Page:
Sensory systems evolve to detect and transduce stimuli that are most relevant to an animal’s physiological or behavioral context. Ancient cartilaginous fishes, such as sharks, skates, and rays, possess specialized electrosensory organs, called ampullae of Lorenzini, that sense external electric fields as small as 5 nV/cm. Electroreception is used to facilitate a variety of behaviors including predation, communication, and navigation. For example, sharks use passive electroreception primarily for predation, while skates also actively produce and sense specific electrical signals as a form of communication. How do these unique sensory systems adapt to detect behaviorally relevant signals?
In this study, we analyzed shark and skate electrosensory cells to determine whether discrete physiological properties could contribute to behaviorally-relevant sensory tuning. We found that electrical signals activated shark and skate electrosensory cells through a similar low threshold voltage-gated calcium channel, but that each species employed distinct potassium channels to modulate this activity. Electrosensory cells from sharks expressed specially adapted voltage-gated potassium channels that supported large, repetitive membrane voltage spikes capable of driving near-maximal vesicular release from elaborate ribbon synapses. By contrast, skates used a calcium-activated potassium channel to produce small, tunable membrane voltage oscillations that elicited stimulus-dependent vesicular release.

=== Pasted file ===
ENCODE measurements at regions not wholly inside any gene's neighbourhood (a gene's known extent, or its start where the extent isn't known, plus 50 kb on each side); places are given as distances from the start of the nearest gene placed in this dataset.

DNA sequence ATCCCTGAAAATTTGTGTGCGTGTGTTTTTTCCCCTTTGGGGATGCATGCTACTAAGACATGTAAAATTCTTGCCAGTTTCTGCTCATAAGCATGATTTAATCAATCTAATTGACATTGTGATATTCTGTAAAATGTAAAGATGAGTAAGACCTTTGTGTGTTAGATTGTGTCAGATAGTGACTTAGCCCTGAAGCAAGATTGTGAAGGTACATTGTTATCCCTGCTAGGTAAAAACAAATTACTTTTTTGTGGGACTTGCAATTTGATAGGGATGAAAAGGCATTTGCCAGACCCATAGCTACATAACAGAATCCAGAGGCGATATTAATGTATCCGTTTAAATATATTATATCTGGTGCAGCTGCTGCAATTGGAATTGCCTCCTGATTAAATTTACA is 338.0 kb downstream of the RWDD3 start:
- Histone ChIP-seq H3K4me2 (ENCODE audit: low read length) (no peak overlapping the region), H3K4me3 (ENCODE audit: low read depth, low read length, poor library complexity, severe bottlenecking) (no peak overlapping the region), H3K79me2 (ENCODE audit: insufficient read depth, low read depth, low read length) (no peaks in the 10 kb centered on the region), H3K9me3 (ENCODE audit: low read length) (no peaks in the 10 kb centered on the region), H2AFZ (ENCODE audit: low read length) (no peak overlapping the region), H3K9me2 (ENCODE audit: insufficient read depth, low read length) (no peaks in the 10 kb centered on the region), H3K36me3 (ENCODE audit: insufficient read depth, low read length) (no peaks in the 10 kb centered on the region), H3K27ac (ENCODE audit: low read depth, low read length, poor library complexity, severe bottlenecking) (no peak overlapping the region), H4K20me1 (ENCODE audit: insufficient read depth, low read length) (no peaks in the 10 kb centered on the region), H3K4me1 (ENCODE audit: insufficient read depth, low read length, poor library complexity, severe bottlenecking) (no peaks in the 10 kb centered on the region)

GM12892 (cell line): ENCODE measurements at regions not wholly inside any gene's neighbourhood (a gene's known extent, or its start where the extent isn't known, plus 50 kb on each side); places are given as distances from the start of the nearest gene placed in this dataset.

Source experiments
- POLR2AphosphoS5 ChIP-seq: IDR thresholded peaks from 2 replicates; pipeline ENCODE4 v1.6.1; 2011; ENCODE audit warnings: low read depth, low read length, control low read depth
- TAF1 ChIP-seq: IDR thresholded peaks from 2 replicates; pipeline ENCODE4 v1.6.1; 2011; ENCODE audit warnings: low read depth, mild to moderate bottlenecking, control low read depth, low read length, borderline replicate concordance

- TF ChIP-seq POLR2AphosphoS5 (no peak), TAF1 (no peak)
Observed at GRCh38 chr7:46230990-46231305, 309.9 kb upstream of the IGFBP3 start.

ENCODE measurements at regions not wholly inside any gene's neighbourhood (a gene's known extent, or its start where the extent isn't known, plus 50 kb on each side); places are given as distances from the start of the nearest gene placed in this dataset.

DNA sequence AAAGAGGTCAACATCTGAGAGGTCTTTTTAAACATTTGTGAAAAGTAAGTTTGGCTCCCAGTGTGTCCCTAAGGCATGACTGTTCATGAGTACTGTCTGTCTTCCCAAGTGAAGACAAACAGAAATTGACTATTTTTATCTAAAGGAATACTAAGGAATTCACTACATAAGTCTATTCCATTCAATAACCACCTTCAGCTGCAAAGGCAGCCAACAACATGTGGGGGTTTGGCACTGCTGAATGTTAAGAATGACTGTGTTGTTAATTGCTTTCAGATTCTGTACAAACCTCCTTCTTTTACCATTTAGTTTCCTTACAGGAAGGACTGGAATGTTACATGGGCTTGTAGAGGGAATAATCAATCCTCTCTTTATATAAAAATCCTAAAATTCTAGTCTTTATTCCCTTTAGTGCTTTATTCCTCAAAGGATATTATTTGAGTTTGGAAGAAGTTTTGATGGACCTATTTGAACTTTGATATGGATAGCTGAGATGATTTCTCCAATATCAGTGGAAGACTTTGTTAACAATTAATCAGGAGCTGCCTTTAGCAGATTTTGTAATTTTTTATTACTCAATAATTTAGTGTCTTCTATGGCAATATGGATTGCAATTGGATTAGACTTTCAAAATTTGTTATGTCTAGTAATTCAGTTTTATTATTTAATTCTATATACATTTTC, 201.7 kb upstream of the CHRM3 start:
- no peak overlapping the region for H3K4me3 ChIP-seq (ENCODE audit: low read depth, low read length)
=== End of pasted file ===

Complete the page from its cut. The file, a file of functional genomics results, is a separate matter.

Similarly, behaving sharks responded equally to electric fields of any frequency, while skates responded specifically to low frequency signals resembling those produced by their own electric organ. We propose that these sensory adaptations support amplified indiscriminate signal detection in sharks compared with selective frequency detection in skates, potentially reflecting the electroreceptive requirements of these elasmobranch species. Our findings demonstrate how sensory systems adapt to suit the lifestyle or environmental niche of an animal through discrete molecular and biophysical modifications.